Deep, buried glaciers spotted on Mars
Deep, buried glaciers spotted on Mars
Although ice has long been known to exist on Mars, a better understanding of its depth and location could be vital to future human explorers, said the report in the US journal Science.
“Astronauts could essentially just go there with a bucket and a shovel and get all the water they need,” said co-author Shane Byrne of the University of Arizona Lunar and Planetary Laboratory in Tucson.
A total of eight ice sites, some as shallow as a few feet (one meter) below the surface, and going as deep as 100 meters or more, have been exposed by erosion.
These underground cliffs, or scarps, appear “to be nearly pure ice,” said the report.
The discovery was possible due to images and data sent by the Mars Reconnaissance Orbiter (MRO), launched in 2005.
The probe’s first find of water on Mars was published in Science in 2010.
But now, scientists realize that ice is more widespread than previously thought, said lead author Colin Dundas, a geologist at the US Geological Survey in Flagstaff, Arizona.
“There is shallow ground ice under roughly a third of the Martian surface, which records the recent history of Mars,” he said.
“What we’ve seen here are cross-sections through the ice that give us a 3-D view with more detail than ever before.”
The ice contains bands and color variations that suggest it was formed layer by layer, perhaps as snow accumulated over time, leading to ice sheets.
Researchers believe the ice formed relatively recently, because the sites appear smooth on the surface, unpocked by craters that would be formed by celestial debris smashing into the planet over time.
But just how and when they formed remains unclear.
The cliffs are located in the northern and southern hemispheres of Mars, at a latitude of 55 to 58 degrees, which on Earth would be similar to Scotland or the tip of South America.
These regions slip into a frigid darkness during the Martian winter and would not be a suitable site for a long-term human camp.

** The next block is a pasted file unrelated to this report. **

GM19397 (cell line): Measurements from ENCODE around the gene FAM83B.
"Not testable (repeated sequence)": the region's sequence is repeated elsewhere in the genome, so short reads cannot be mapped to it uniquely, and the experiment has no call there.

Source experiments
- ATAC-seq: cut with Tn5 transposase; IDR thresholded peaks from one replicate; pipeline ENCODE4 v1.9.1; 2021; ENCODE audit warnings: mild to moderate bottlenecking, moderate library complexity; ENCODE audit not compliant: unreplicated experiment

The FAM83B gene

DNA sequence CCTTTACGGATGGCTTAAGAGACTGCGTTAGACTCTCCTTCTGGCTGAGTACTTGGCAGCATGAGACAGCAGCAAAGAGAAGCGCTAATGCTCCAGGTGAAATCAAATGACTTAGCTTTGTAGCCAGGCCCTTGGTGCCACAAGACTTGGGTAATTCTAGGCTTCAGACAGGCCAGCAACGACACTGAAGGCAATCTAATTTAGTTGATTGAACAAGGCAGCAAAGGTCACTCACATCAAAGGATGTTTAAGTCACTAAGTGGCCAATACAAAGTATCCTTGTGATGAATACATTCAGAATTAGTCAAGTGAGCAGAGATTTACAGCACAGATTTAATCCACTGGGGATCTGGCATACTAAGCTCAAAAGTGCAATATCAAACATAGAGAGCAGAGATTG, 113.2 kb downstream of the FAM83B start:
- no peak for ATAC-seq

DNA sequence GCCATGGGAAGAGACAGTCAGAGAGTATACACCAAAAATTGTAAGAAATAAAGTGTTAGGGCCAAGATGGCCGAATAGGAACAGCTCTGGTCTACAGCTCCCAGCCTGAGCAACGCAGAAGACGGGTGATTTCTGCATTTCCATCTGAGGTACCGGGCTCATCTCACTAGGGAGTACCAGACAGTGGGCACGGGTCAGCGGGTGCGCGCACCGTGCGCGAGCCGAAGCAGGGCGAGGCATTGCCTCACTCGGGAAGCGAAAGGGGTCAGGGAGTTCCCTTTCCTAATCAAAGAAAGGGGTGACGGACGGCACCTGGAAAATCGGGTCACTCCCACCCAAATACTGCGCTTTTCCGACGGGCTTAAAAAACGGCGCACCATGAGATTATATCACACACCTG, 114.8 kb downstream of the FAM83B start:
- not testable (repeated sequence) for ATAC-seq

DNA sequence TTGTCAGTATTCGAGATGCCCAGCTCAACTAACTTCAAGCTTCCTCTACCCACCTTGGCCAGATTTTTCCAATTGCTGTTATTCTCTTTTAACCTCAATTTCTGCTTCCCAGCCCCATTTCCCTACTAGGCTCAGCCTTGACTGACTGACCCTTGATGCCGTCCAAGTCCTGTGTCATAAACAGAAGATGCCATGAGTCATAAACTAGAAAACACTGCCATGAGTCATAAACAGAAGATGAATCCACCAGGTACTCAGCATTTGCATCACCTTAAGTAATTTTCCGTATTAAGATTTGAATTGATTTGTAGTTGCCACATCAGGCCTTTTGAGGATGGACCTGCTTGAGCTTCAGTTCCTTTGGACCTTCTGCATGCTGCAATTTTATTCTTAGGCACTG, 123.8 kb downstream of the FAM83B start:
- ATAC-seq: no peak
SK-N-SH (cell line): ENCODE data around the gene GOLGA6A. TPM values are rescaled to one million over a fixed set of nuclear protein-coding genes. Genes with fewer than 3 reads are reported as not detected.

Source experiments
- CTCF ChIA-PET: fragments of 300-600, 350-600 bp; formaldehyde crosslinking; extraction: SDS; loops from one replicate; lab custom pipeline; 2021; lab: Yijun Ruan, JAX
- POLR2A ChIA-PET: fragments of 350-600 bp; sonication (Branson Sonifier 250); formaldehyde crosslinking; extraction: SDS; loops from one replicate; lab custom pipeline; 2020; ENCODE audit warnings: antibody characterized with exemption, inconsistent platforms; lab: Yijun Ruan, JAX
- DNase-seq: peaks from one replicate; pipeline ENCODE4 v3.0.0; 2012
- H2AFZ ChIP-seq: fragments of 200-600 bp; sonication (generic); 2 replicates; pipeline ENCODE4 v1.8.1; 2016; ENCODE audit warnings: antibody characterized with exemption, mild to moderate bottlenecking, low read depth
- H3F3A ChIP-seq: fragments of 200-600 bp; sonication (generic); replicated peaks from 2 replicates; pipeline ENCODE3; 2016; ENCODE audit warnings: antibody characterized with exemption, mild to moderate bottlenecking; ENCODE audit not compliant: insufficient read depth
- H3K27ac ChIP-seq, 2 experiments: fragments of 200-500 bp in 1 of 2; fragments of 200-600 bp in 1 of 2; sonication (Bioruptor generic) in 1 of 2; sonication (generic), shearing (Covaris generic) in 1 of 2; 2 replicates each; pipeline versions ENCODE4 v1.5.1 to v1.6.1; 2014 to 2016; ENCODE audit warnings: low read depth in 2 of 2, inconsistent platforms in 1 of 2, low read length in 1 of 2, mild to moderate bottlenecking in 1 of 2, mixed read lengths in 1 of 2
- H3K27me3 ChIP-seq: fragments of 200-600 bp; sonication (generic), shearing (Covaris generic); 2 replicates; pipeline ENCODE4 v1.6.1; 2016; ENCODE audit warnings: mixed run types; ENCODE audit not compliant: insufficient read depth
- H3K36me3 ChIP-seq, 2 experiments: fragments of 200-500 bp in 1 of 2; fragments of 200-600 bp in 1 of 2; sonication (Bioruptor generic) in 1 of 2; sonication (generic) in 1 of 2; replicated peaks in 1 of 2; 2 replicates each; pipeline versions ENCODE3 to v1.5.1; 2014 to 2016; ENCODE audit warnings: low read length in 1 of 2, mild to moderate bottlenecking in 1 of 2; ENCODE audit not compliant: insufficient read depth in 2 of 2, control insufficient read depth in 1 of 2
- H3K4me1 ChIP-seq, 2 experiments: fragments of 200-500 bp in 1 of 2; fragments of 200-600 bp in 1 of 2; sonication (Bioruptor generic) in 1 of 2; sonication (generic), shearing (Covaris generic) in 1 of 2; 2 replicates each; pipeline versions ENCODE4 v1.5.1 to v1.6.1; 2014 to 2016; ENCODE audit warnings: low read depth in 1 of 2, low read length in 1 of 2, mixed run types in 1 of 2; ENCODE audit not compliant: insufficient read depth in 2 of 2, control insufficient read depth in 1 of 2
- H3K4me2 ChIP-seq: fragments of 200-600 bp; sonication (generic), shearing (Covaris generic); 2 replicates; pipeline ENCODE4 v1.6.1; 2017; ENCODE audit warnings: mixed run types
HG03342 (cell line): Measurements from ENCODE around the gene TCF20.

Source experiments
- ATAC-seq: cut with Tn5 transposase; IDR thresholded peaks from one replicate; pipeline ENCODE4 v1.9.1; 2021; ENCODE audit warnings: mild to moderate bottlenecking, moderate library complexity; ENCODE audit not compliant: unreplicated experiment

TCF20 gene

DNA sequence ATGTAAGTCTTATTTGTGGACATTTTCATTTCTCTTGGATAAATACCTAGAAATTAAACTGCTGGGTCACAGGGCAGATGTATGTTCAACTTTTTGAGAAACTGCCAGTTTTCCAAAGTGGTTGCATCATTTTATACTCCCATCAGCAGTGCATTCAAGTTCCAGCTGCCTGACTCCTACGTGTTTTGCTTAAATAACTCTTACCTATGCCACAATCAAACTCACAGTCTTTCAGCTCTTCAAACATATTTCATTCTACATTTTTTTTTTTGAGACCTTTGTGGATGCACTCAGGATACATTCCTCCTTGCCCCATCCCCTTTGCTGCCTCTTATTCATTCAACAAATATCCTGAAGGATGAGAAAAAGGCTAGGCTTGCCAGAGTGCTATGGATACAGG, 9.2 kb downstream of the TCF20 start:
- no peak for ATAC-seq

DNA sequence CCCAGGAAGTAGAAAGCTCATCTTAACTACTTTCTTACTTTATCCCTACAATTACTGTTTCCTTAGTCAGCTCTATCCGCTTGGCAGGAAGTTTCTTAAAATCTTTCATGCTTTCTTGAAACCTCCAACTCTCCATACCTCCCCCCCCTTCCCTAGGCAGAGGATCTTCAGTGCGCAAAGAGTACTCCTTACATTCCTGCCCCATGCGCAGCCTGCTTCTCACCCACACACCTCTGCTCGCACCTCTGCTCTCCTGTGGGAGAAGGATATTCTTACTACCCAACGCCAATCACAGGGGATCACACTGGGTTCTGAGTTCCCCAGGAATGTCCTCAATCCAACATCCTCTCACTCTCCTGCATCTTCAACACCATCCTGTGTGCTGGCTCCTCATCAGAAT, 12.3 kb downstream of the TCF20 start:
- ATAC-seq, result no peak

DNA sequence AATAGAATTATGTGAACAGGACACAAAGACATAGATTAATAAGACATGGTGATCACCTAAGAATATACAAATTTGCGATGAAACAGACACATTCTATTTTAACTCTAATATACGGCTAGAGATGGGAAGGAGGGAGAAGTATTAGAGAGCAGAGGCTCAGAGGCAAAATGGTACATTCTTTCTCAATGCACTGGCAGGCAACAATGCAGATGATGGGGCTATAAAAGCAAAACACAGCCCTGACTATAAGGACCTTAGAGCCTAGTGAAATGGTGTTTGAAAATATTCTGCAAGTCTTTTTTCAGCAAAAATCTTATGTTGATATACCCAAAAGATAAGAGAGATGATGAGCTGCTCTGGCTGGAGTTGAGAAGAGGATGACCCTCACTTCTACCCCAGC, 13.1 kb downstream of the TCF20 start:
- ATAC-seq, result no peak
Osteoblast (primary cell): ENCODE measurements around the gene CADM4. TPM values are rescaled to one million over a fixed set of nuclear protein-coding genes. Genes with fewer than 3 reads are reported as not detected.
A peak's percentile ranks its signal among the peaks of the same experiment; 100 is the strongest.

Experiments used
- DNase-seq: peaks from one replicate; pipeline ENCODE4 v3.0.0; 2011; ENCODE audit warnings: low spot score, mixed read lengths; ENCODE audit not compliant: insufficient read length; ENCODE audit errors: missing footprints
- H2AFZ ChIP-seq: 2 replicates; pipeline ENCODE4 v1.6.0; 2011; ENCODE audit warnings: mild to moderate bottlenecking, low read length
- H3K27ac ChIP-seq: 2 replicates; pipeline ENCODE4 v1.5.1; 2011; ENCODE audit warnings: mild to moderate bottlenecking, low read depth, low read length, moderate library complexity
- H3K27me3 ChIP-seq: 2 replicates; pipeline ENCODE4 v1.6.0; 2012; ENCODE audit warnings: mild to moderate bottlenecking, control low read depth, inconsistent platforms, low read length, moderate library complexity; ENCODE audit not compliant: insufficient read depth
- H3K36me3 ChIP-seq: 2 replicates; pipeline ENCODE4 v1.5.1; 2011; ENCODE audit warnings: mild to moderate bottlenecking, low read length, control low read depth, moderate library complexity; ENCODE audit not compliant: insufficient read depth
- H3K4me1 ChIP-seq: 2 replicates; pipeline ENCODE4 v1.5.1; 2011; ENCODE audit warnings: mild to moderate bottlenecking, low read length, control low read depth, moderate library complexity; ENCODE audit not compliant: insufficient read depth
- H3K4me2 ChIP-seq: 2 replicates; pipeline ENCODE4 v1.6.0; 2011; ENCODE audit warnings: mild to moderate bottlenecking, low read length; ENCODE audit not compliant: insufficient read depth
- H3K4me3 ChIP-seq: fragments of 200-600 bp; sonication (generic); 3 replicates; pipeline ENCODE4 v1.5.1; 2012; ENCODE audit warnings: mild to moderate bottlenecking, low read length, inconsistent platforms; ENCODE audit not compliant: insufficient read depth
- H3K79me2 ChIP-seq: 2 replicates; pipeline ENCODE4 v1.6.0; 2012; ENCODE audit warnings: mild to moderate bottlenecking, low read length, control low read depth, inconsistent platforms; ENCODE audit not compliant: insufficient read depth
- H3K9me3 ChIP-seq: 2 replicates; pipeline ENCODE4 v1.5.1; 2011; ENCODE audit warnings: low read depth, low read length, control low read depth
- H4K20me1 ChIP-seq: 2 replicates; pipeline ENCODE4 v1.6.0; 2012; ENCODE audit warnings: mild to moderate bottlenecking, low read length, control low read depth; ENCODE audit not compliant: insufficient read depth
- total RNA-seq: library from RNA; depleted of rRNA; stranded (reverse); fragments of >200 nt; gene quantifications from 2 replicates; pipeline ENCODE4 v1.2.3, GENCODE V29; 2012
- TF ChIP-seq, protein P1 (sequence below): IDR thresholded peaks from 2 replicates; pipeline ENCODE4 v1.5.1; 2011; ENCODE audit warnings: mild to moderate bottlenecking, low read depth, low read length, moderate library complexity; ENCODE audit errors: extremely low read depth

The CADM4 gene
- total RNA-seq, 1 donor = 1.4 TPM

However, they are not as treacherous as the poles, and if a sample could be drilled from one of the glaciers, researchers could learn plenty about Mars’ climate and the potential for life on Earth’s neighboring planet.
“If you had a mission at one of these sites, sampling the layers going down the scarp, you could get a detailed climate history of Mars,” said MRO deputy project scientist Leslie Tamppari of NASA’s Jet Propulsion Laboratory.
“It’s part of the whole story of what happens to water on Mars over time: Where does it go? When does ice accumulate? When does it recede?“
NASA plans to send the first human explorers to Mars by the 2030s.
King Abdul Aziz City for Science and Technology unveils self-guided Black Shark boat at 38th GITEX Technology Week
- These trucks are equipped with electronic pairing technologies, which effectively improve the shipping and distributing of goods, reduce human error
JEDDAH: King Abdul Aziz City for Science and Technology (KACST) has unveiled its Black Shark self-guided boat at the 38th GITEX Technology Week in Dubai. The vessel, which can carry out coastal surveillance and many other tasks, was developed in collaboration with Taqnia for Robotics and Smart Systems.
The development of the craft is part of a KACST initiative to localize and transform transport technology and logistics, to help achieve the aims of Vision of 2030.
The boat includes sensor systems that allow it to monitor and create a 3D map of a 200-meter area surrounding the boat, and automated control technology that gives it the ability to navigate independently and avoid collisions without human input. It can also be equipped with a flexible range of weapons, acting as a firearms platform that uses gyroscopic self-balancing technology. It has the ability to survey beaches at a range of 15 kilometers, in addition to accurately identifying its precise location with a margin of error of less than 20 centimeters using differential GPS, as well as specifying, monitoring and tracking targets.
The Black Shark also has long-range radar that covers up to 150 kilometers, and a telecommunication system to track its location, monitor its status and connect to multiple domains through command centers that allow wireless communication and remote control. It is fitted with a digital camera powered by electro-optic and infrared technology that can produce HD-quality video, and also has night vision capability.
As part of its initiative to develop transport technology and logistics, KACST has also worked on automated control technology, included self-driving heavy-duty trucks, with the University of California, Berkeley. These trucks are equipped with electronic pairing technologies, which effectively improve the shipping and distributing of goods, reduce human error, preserve resources, and reduce harmful emissions and fuel consumption.
The same technology can also, for example, transform a four-wheel-drive vehicle into a remote-controlled vehicle equipped with video cameras, infrared technology, a microphone and a control device wirelessly connected to a command center, where an operator can guide it using images from the video cameras.